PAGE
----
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When you preorder a game you're telling a publisher that you're already invested in their half-finished product. Although it seems like a great way of showing support, it also gives developers and publishers an element of safety that they (in my opinion) shouldn't have.

When you've already secured your return and profit, in a way it doesn't matter if a game is complete or not. Yes it may hurt your reputation when a game isn't received well, but sometimes that doesn't matter either, as Rocksteady proved last year.

[Credit: Warner Bros.]
[Credit: Warner Bros.]

People were annoyed when Batman: Arkham Knight was taken off Steam for months after release due to major frame rate issues. The supposedly 'fixed' re-released version suffered from similar problems, too. But will people buy the next Batman game? Very probably.

Aren't Bugs & Glitches Normal?

Certain exploits, like jumping into a certain section of a wall to get under the map, is a problem that will be solved if and when it's found by the community.

But what I'm talking about here isn't the weird, unfair glitch that plagues players for a day until it's patched, it's when the entire experience is ruined by glaring issues that should delay the game's release.

'Parks and Recreation'
'Parks and Recreation'

People won't remember that a game took a little bit longer to come out, but they'll sure as hell remember that they couldn't play it on release day.

So why are these companies allowing these game to be released and attacked by the community when they're inevitably let-down?

Preordering Is The Dark Side

Oh cool, you get a nice little bonus when you preorder this game that looked amazing at E3! Well I hope your Assassin's Creed: Unity music box (not even kidding) plays a consoling song after you snap your disk in half 'cos you see this monstrosity on your screen:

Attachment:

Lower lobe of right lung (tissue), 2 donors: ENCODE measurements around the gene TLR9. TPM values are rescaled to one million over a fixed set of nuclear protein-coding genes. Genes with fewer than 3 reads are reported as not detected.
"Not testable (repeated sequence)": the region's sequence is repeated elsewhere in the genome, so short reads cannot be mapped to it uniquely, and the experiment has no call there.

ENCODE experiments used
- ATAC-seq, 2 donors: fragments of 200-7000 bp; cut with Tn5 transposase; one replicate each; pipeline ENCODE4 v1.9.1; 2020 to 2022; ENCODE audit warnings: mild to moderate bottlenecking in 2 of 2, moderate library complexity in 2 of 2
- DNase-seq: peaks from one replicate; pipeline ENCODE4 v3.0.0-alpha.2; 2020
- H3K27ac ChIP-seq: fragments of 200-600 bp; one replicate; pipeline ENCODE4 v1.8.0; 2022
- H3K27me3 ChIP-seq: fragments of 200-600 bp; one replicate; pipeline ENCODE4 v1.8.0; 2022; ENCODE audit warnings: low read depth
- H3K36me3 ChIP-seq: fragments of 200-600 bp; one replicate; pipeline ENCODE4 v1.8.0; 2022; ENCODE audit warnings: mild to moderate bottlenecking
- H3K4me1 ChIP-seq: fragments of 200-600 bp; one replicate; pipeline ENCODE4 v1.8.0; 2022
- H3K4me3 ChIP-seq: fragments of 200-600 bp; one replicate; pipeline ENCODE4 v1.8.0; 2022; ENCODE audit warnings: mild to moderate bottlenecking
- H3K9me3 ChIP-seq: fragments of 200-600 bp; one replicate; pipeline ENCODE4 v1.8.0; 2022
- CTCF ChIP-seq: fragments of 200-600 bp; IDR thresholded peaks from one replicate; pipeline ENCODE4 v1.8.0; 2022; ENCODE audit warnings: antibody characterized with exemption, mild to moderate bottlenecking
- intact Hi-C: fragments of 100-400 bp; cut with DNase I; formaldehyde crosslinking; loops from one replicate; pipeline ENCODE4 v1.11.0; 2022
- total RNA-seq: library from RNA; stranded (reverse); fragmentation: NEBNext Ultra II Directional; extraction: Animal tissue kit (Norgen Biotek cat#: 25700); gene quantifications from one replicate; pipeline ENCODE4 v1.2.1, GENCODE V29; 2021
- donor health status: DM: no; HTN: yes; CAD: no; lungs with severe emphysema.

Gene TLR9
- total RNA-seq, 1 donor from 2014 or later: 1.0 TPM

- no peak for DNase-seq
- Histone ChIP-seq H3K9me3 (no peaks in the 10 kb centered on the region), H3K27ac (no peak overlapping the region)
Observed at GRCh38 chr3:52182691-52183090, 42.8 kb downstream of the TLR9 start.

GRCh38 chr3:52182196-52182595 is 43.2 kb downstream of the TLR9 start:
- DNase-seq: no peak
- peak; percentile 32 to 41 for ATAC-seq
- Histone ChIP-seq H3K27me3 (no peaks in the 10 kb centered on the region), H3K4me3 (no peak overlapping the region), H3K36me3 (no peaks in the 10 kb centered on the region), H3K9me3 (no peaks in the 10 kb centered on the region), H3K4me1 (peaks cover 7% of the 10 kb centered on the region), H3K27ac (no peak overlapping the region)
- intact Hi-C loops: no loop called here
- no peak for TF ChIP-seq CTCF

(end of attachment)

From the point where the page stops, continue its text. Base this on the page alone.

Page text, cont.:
'Assassin's Creed: Unity' [Credit: Ubisoft/Retro_Apocalypse on Steam]
'Assassin's Creed: Unity' [Credit: Ubisoft/Retro_Apocalypse on Steam]

By itself, this is a hilarious glitch which I would likely welcome. Coupled with regular drops in frame rate and issues with multiplayer connectivity it becomes less funny and more a worrying sign of a half-baked game.

The issue with preordering is that it gives the companies a guarantee that you'll buy their game even if it sucks and is bug-riddled. They of course don't want to put out this kind of game but having to rely a little less on reviews and critics seems to drive them to acceptance of the sub-par.

In reality, there is no supply and demand problem that would, in theory, necessitate a preorder. When was the last time your local game shop ran out of the latest Call of Duty?

I understand the ease of having it delivered to your door when you order online and wanting it as soon as possible, but maybe don't panic-order on the first trailer drop and instead put your money down closer to release? I wanna see some AAA companies sweat a little before we all throw money at them.

Is Preordering The Only Problem?

There are of course many reasons for lackluster game releases aside from preordering, however some of these are unique to the game such as Star Wars: Battlefront being released to coincide with the new movie and therefore not having a campaign, so instead we'll look other broader issues which lead to poor quality releases.

Rolling Out Patches

[Credit: Nintendo]
[Credit: Nintendo]

It is now much easier to solve glitch and bug problems by issuing a mass bug fix via a downloaded patch. Now this is great so don't get me wrong. To be able to sort out problems after a game's release is a blessing we didn't have not too long ago, but what happens when developers and publishers become too reliant on it?